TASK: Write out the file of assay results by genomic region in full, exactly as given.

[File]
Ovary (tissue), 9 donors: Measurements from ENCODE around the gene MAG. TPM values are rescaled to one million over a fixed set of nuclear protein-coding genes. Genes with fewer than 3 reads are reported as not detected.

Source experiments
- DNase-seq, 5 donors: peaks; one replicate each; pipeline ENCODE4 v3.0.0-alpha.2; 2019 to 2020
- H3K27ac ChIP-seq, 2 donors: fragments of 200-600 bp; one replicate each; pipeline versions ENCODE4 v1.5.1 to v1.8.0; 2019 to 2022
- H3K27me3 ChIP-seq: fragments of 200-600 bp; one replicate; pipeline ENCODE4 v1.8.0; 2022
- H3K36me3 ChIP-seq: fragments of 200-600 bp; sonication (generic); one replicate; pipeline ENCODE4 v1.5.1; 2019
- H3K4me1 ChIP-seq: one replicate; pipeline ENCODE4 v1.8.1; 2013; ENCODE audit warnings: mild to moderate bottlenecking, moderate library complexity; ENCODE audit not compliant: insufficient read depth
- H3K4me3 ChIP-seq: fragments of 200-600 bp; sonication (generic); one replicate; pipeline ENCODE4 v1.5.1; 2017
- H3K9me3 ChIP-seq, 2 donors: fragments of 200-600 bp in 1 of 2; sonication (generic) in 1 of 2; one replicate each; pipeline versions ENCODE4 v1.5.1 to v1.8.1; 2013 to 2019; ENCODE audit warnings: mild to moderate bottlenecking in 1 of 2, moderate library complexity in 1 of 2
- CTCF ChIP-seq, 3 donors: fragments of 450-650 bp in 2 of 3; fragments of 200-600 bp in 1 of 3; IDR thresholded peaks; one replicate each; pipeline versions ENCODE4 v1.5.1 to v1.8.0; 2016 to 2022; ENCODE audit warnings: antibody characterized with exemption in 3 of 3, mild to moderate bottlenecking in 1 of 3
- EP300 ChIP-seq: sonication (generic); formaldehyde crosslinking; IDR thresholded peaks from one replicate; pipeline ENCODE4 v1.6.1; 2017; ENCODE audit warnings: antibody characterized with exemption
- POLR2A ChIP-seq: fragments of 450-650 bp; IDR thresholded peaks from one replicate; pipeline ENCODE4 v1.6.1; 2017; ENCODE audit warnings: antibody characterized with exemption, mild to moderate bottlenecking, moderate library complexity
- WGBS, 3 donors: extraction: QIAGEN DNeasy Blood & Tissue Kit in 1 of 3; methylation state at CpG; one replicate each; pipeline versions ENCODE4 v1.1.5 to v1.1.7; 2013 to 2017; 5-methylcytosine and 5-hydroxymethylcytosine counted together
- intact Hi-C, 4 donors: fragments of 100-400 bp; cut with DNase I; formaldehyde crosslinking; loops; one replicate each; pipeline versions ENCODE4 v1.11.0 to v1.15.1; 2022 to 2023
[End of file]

Ovary (tissue), 9 donors: Measurements from ENCODE around the gene MAG. TPM values are rescaled to one million over a fixed set of nuclear protein-coding genes. Genes with fewer than 3 reads are reported as not detected.

Source experiments
- DNase-seq, 5 donors: peaks; one replicate each; pipeline ENCODE4 v3.0.0-alpha.2; 2019 to 2020
- H3K27ac ChIP-seq, 2 donors: fragments of 200-600 bp; one replicate each; pipeline versions ENCODE4 v1.5.1 to v1.8.0; 2019 to 2022
- H3K27me3 ChIP-seq: fragments of 200-600 bp; one replicate; pipeline ENCODE4 v1.8.0; 2022
- H3K36me3 ChIP-seq: fragments of 200-600 bp; sonication (generic); one replicate; pipeline ENCODE4 v1.5.1; 2019
- H3K4me1 ChIP-seq: one replicate; pipeline ENCODE4 v1.8.1; 2013; ENCODE audit warnings: mild to moderate bottlenecking, moderate library complexity; ENCODE audit not compliant: insufficient read depth
- H3K4me3 ChIP-seq: fragments of 200-600 bp; sonication (generic); one replicate; pipeline ENCODE4 v1.5.1; 2017
- H3K9me3 ChIP-seq, 2 donors: fragments of 200-600 bp in 1 of 2; sonication (generic) in 1 of 2; one replicate each; pipeline versions ENCODE4 v1.5.1 to v1.8.1; 2013 to 2019; ENCODE audit warnings: mild to moderate bottlenecking in 1 of 2, moderate library complexity in 1 of 2
- CTCF ChIP-seq, 3 donors: fragments of 450-650 bp in 2 of 3; fragments of 200-600 bp in 1 of 3; IDR thresholded peaks; one replicate each; pipeline versions ENCODE4 v1.5.1 to v1.8.0; 2016 to 2022; ENCODE audit warnings: antibody characterized with exemption in 3 of 3, mild to moderate bottlenecking in 1 of 3
- EP300 ChIP-seq: sonication (generic); formaldehyde crosslinking; IDR thresholded peaks from one replicate; pipeline ENCODE4 v1.6.1; 2017; ENCODE audit warnings: antibody characterized with exemption
- POLR2A ChIP-seq: fragments of 450-650 bp; IDR thresholded peaks from one replicate; pipeline ENCODE4 v1.6.1; 2017; ENCODE audit warnings: antibody characterized with exemption, mild to moderate bottlenecking, moderate library complexity
- WGBS, 3 donors: extraction: QIAGEN DNeasy Blood & Tissue Kit in 1 of 3; methylation state at CpG; one replicate each; pipeline versions ENCODE4 v1.1.5 to v1.1.7; 2013 to 2017; 5-methylcytosine and 5-hydroxymethylcytosine counted together
- intact Hi-C, 4 donors: fragments of 100-400 bp; cut with DNase I; formaldehyde crosslinking; loops; one replicate each; pipeline versions ENCODE4 v1.11.0 to v1.15.1; 2022 to 2023